File photo. Photograph:( Reuters )
While the Narendra Modi government’s decision has received overwhelming support in Parliament and outside, Pakistan is trying hard to project an alarming picture of Kashmir before the international community.
Ever since the Union government decided to abrogate Article 370 of the Indian Constitution and to divide the state into two Union territories – Jammu & Kashmir and Ladakh, all efforts have been made to restore full normalcy in Kashmir.
In turn, no major incident of mass protest or loss of life and property has so far been reported in the Valley. However, China and Pakistan have unsuccessfully tried to internationalise the issue.
True, Kashmir has been a major bone of contention between India and Pakistan since the Partition. But it is also a fact that the erstwhile state, including Pakistan-occupied Kashmir (PoK), has been an undisputed part of India since 1947 when Maharaja Hari Singh signed the Instrument of Accession, following the attack by Pakistan-sponsored tribesman.
Subsequently, the purpose of inserting temporary Articles 370 and 35 (A) was to expedite the process of integration of the state with the rest of India.
Sadly, over the last 70 years, these provisions, coupled with vested interests of regional political parties and separatist groups, the era of coalition politics and the Congress party’s half-hearted approach to address the Kashmir problem, have chocked developmental activities in Jammu & Kashmir.
While the Modi government’s decision has received overwhelming support in Parliament and outside, Pakistan is trying hard to project an alarming picture of Kashmir before the international community.
In doing so, the Imran Khan government has downgraded diplomatic ties with India by expelling Ajay Bisaria, India’s High Commissioner to Pakistan. Islamabad has also stopped bilateral trade and the Samjhauta Express, among other unilateral steps.
However, the fact remains that the international community’s reaction to the recent changes concerning Jammu & Kashmir has largely been in India’s favour.
The United Nations Secretary-General, Antonio Guterres, refused to intervene in the Kashmir matter, invoking the Shimla Agreement of 1972 that does not allow third-party mediation in this issue.
Russia has also endorsed the Modi government’s move, saying the abrogation of Article 370 is an internal affair of India. The US has said that both India and Pakistan should maintain restraint and hold direct talks to resolve the Kashmir issue while South Asian countries, including Bangladesh and Maldives, have backed India.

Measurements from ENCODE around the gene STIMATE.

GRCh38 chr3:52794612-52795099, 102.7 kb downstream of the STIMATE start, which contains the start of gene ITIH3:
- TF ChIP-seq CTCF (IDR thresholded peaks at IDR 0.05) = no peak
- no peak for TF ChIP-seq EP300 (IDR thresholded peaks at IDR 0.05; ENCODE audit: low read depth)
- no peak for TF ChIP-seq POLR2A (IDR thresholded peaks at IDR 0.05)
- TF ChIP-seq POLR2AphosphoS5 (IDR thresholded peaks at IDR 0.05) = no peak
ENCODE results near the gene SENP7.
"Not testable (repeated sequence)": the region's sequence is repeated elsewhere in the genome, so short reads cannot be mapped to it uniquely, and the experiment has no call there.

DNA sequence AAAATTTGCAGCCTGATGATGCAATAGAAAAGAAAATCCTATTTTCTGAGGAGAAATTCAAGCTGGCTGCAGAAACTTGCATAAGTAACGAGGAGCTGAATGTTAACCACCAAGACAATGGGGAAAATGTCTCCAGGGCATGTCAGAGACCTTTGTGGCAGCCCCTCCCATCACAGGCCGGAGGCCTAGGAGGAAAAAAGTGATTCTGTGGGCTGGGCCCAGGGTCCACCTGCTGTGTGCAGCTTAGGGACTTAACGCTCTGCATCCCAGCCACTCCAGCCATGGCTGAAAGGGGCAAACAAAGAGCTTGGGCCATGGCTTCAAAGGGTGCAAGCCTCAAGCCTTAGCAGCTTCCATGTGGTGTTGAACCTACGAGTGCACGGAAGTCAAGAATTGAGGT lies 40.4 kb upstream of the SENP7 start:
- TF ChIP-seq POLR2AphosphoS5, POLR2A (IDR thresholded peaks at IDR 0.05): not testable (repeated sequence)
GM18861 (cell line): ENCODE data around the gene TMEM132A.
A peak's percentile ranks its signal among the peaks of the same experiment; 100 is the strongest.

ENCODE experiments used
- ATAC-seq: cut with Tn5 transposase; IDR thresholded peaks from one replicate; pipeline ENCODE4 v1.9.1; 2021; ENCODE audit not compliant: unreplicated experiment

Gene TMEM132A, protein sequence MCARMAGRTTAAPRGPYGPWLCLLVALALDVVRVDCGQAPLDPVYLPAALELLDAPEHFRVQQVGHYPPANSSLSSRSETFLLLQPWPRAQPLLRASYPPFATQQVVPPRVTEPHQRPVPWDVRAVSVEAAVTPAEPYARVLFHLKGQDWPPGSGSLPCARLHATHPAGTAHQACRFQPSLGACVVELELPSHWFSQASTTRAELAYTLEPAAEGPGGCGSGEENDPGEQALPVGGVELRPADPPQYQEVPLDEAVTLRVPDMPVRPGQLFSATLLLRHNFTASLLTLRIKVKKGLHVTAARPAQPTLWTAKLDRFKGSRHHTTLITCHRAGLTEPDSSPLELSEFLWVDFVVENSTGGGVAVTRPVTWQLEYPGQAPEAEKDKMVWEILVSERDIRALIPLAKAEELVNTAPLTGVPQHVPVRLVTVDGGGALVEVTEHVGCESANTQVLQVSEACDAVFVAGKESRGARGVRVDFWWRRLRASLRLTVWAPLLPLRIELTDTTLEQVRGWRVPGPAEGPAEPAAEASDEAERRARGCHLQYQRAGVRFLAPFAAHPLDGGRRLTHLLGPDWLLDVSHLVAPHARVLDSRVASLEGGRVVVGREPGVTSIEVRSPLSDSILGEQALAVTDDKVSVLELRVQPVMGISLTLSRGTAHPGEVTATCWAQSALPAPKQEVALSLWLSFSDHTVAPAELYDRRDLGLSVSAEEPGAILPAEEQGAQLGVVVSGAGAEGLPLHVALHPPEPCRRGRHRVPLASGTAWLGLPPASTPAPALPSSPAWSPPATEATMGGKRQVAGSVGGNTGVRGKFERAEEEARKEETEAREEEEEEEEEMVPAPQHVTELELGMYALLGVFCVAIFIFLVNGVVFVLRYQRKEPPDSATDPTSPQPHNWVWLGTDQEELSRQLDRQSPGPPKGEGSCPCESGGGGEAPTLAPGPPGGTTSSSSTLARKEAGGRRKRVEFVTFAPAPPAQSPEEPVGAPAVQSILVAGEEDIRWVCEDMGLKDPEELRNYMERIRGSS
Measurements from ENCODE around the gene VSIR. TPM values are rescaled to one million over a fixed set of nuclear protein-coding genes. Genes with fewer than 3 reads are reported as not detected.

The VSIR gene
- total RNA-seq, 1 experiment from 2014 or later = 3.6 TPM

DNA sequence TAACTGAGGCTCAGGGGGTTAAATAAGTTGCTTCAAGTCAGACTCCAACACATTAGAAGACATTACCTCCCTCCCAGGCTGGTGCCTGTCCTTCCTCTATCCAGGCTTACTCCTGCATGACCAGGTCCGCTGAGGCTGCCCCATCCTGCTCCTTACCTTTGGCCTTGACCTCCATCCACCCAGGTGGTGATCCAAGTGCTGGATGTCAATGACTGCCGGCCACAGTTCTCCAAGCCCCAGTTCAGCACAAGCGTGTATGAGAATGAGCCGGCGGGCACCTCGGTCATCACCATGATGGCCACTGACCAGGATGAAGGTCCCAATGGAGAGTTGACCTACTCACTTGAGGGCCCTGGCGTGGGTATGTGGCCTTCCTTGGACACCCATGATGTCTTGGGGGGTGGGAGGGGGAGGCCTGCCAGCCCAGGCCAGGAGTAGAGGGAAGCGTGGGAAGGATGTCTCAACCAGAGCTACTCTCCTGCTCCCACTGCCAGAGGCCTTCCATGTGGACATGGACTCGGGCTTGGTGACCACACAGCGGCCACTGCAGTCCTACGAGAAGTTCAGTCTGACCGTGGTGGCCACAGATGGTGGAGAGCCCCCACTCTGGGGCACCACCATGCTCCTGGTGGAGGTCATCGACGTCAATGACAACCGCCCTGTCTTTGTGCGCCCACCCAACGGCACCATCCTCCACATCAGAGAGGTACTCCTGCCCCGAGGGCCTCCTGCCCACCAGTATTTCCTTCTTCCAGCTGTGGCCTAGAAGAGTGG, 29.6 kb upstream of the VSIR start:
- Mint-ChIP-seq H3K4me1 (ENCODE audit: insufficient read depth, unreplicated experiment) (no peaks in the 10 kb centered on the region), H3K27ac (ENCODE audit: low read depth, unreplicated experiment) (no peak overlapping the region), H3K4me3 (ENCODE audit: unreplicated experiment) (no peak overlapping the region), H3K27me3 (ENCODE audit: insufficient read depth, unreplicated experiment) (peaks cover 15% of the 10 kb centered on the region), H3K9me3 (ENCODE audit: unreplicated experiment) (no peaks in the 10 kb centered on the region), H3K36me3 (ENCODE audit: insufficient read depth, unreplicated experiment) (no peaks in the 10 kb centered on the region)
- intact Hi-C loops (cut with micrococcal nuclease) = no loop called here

In a surprise development, the Taliban strongly criticised Pakistan for linking the increased tensions between Islamabad and New Delhi with the situation in Afghanistan. Taliban spokesperson Zabihullah Mujahed said, “The issue of Afghanistan is not related to Kashmir,” and urged India and Pakistan not to turn Afghanistan into the “theatre of competition between other countries.”
The Taliban’s statement is very important for India: First, it shows the outfit’s desire to hold talks with New Delhi and second, the Taliban does not want to be seen as a puppet of Pakistan.
This, in turn, will help India protect its interests in Afghanistan, given the fact that over the years, New Delhi has invested over $3 billion in development activities in this country.
China is the only major country that has criticised India’s recent decision concerning Jammu & Kashmir. The reason for China’s criticism emerges from the fact that it enjoys a close relationship with Pakistan. Additionally, the Union territory of Ladakh also includes Aksai Chin, which is currently under China’s control.
In turn, India has re-emphasised its claim over this area. New Delhi would also be in a better position to effectively deal with any Pakistani and Chinese design, especially since the CPEC passes through this region.
With the Security Council refusing to interfere in the Kashmir issue, efforts towards accelerating development activities and strengthening democratic institutions should be a major priority for the government.
It will ensure that the people of Kashmir do not again fall into the trap of separatist groups and other vested interests in the Valley.
(This article was originally published on The DNA. Read the original article)
(Disclaimer: The opinions expressed above are the personal views of the author and do not reflect the views of ZMCL.)